Comic actor Alan Young, who appeared in a number of films but will always be remembered as the straight man to a talking horse named "Mister Ed," has died of natural causes, according to a spokesperson. He was 96.
Mister Ed, which was one of my favorite television shows growing up and still is a favorite of mine today thanks to DVD sets, was one of the craziest ideas ever for a television show. No doubt influenced by the "Francis the Talking Mule" motion pictures of a number of years prior, it debuted first as a syndicated program in 1961, then went to CBS where it ran until 1966 on late Sunday afternoons.
If the show looked a bit like the George Burns and Gracie Allen Show, there was a good reason for it. George Burns backed the project, I believe his brother worked on the program, and the great character actor Larry Keating, who appeared on the Burns show, co-starred with Alan Young as the uppity neighbor Roger Addison. Keating was brilliant in the part, but sadly he died of leukemia in 1963. Leon Ames took over as the next-door neighbor to Young and his onscreen wife Connie Hines, who herself passed away a few years ago.
Young was a very good actor with excellent comic timing. The plots were absolutely ridiculous, and Young would be funny when he would be caught talking to the horse, who of course never talked to anybody but him.
Several years ago Young was gracious enough to sign for me a photograph of him with Mister Ed, real name Bamboo Harvester. I have it in one of the boxes, and I have no way to scan that picture anyway. Young seemed like a very nice man.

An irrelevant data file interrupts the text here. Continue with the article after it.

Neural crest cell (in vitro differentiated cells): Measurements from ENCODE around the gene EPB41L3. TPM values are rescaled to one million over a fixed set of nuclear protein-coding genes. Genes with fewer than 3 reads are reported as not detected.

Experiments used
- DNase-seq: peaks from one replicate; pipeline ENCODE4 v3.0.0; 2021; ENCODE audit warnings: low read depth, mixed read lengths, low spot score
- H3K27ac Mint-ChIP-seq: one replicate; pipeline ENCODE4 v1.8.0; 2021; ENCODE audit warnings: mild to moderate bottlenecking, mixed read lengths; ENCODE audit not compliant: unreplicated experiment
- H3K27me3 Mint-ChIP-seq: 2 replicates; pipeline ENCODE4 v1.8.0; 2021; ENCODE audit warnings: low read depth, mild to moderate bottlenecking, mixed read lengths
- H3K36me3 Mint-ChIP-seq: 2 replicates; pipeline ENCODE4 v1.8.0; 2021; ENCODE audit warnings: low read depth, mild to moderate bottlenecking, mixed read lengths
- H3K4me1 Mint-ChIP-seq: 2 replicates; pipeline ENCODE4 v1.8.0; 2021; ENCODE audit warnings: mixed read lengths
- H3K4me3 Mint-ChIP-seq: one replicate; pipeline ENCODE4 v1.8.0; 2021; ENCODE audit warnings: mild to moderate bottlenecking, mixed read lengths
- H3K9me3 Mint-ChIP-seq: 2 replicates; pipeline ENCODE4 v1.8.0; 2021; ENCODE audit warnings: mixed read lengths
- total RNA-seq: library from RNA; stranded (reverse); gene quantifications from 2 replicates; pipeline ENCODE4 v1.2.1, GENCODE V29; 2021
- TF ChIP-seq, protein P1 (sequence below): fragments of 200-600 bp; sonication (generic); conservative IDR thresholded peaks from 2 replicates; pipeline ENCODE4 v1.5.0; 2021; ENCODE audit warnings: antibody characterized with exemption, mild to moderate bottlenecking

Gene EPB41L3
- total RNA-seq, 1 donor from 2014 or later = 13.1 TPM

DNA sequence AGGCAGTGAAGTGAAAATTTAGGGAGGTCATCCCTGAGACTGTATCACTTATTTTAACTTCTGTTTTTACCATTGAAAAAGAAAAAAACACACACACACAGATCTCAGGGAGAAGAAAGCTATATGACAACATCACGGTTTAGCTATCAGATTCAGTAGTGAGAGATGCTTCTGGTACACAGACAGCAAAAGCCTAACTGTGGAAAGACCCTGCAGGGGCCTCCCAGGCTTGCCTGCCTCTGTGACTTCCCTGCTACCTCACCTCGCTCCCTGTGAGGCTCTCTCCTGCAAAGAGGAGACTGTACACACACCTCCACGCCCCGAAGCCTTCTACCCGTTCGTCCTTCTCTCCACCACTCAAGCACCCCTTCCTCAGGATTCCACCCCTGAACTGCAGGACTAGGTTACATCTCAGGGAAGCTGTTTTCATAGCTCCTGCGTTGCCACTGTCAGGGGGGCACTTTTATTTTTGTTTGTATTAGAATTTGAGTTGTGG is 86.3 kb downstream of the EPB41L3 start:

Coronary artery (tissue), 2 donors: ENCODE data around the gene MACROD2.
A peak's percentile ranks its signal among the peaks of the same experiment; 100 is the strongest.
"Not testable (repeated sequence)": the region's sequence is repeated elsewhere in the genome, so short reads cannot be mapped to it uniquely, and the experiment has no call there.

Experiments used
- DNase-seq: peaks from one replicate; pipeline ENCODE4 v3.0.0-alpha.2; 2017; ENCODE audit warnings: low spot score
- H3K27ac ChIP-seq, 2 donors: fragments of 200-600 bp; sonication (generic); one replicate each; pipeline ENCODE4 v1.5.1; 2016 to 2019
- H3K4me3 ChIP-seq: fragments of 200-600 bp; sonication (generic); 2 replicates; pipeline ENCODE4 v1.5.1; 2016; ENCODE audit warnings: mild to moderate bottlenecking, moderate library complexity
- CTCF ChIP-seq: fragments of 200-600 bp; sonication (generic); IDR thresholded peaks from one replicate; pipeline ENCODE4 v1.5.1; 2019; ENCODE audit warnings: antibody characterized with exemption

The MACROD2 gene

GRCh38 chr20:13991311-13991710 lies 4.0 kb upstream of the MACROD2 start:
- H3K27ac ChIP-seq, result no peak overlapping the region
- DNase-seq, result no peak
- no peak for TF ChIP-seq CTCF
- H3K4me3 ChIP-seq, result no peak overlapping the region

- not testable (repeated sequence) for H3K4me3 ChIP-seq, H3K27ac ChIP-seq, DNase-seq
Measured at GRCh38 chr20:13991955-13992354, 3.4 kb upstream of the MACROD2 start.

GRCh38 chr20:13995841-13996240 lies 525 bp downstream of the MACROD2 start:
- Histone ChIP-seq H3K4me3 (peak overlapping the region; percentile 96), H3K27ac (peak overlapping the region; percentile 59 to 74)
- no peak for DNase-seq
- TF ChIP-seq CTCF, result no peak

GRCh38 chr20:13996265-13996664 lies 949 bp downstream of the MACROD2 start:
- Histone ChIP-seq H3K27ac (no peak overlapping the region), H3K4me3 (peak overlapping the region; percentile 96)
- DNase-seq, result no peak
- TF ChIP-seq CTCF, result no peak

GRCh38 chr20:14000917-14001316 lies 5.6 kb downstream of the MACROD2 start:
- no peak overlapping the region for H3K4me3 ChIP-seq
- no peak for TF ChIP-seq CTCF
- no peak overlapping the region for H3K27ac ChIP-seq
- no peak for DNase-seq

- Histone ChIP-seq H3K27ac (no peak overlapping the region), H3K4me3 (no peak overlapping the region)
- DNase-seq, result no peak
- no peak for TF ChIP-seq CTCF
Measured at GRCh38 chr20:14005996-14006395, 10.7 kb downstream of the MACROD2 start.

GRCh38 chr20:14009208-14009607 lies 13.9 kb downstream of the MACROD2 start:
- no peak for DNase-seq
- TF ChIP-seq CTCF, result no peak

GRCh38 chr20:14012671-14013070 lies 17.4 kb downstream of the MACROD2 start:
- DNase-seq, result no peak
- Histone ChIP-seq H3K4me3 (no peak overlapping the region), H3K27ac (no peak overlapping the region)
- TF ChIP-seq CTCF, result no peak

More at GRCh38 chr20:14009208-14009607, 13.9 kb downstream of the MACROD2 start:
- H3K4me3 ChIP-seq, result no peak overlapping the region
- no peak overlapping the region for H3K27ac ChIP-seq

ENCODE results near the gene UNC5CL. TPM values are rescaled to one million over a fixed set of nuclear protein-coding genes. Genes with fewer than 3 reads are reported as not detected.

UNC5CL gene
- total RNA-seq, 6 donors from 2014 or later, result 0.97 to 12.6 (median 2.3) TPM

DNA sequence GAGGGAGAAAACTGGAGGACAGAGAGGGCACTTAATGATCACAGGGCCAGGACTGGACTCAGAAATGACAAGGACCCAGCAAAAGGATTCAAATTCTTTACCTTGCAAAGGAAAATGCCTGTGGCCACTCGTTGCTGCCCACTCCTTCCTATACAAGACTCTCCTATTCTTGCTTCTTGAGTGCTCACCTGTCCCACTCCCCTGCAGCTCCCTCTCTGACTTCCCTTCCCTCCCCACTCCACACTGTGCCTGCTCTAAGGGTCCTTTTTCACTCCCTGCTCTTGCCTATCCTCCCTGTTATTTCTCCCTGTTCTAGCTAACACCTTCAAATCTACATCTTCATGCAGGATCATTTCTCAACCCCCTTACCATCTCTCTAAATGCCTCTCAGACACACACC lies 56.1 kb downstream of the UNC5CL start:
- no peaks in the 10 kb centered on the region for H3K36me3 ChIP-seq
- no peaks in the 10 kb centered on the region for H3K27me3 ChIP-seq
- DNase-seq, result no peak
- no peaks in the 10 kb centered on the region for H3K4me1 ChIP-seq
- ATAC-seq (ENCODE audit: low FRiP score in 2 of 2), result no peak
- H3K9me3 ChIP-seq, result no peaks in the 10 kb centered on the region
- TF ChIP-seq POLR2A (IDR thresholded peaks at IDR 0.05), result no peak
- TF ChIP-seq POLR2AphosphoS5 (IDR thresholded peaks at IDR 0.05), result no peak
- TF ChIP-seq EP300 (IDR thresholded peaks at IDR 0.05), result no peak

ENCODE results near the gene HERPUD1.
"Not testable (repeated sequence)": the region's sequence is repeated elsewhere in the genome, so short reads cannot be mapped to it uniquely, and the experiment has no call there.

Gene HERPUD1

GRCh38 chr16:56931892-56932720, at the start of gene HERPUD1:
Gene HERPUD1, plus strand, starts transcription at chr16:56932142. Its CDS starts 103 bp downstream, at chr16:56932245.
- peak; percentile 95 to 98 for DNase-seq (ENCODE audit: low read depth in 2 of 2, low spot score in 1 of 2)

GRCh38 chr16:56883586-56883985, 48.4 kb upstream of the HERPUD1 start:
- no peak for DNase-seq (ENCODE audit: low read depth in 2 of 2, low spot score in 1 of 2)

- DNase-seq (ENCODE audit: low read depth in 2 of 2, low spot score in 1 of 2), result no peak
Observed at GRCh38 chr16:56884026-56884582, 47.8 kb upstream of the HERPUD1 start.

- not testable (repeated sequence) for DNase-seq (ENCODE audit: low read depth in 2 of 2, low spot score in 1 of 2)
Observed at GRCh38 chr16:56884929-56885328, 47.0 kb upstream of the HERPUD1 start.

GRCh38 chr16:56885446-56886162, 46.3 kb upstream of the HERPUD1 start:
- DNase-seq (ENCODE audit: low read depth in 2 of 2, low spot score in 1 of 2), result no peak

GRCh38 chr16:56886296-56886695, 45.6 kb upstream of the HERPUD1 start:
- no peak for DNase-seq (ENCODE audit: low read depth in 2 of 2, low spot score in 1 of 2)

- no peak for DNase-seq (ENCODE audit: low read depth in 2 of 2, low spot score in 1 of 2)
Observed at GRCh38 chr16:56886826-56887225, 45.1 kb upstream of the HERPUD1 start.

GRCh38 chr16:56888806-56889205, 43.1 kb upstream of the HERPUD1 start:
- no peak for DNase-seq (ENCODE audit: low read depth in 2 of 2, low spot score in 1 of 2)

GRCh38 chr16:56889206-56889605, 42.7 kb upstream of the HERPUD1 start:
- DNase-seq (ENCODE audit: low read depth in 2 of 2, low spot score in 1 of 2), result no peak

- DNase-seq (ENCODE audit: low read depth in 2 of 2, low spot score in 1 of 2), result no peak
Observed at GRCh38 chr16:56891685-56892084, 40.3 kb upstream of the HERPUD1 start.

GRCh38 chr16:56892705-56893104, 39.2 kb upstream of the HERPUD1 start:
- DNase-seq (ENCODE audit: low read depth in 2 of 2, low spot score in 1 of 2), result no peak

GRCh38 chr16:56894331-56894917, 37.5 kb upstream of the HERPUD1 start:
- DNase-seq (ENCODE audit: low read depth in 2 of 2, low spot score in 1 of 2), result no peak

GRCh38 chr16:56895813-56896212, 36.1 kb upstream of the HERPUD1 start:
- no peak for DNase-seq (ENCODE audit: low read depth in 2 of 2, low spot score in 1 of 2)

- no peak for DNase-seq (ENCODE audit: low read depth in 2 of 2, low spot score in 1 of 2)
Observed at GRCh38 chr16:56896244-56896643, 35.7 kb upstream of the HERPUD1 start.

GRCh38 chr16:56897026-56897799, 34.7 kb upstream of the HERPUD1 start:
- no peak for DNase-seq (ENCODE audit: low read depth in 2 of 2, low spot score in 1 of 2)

Mr. Young had been a popular radio and television personality and had appeared in several films, including “Tom Thumb” (1958) and “The Time Machine” (1960), when, in his early 40s, he landed the role of Wilbur Post, the bumbling, well-meaning architect who owned a loquacious, fun-loving horse named Mr. Ed.
“Mister Ed” became a hit, running from 1961 to 1966 on CBS. The episodes usually revolved around Wilbur’s clumsy attempts to undo Ed’s mischief, situations made more difficult by the fact that Ed would speak only to Wilbur.
Mr. Young had a mischievous streak himself: Many years after the fact, he said he had started the rumor that the crew got Ed to “talk” by coating his mouth with peanut butter. Actually, the crew would place a piece of nylon in Ed’s mouth; the horse would then try to remove it by moving his lips, giving the illusion that he was talking when the voice of Allan Lane, a star of B westerns, was added. (Mr. Lane died in 1973).